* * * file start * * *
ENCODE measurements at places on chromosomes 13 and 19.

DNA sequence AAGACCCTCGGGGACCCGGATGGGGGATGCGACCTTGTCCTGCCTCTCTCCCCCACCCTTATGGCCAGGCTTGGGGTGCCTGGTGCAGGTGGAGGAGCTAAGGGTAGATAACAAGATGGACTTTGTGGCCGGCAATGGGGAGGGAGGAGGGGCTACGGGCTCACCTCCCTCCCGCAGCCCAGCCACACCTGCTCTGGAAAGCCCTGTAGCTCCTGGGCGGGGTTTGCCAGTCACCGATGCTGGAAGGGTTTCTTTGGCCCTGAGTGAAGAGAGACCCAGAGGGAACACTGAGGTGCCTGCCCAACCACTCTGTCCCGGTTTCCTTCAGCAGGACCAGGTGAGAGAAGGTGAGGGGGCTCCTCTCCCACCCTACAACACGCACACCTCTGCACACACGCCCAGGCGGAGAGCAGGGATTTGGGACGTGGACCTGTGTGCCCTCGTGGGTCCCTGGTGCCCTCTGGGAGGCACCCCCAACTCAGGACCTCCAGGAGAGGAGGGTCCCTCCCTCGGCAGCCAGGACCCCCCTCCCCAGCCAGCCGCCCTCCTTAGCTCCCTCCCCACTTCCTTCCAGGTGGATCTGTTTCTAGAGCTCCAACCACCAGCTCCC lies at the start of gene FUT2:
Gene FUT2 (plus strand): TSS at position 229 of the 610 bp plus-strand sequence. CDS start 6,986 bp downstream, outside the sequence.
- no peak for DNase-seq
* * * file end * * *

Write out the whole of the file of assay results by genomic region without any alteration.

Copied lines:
ENCODE measurements at places on chromosomes 13 and 19.

DNA sequence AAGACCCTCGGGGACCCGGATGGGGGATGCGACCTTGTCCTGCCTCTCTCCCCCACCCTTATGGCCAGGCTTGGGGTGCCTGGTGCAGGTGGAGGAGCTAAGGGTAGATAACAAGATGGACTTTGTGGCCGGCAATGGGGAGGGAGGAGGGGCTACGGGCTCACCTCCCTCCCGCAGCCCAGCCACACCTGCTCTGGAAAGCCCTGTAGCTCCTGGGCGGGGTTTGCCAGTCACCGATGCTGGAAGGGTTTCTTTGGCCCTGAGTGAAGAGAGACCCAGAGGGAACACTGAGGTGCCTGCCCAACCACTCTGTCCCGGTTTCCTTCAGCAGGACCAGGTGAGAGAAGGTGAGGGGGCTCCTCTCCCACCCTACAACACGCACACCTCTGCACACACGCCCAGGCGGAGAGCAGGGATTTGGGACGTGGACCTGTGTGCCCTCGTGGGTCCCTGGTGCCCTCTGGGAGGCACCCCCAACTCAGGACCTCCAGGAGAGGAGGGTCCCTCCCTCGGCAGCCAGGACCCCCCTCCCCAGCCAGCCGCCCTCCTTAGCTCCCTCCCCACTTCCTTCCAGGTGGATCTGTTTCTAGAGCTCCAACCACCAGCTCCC lies at the start of gene FUT2:
Gene FUT2 (plus strand): TSS at position 229 of the 610 bp plus-strand sequence. CDS start 6,986 bp downstream, outside the sequence.
- no peak for DNase-seq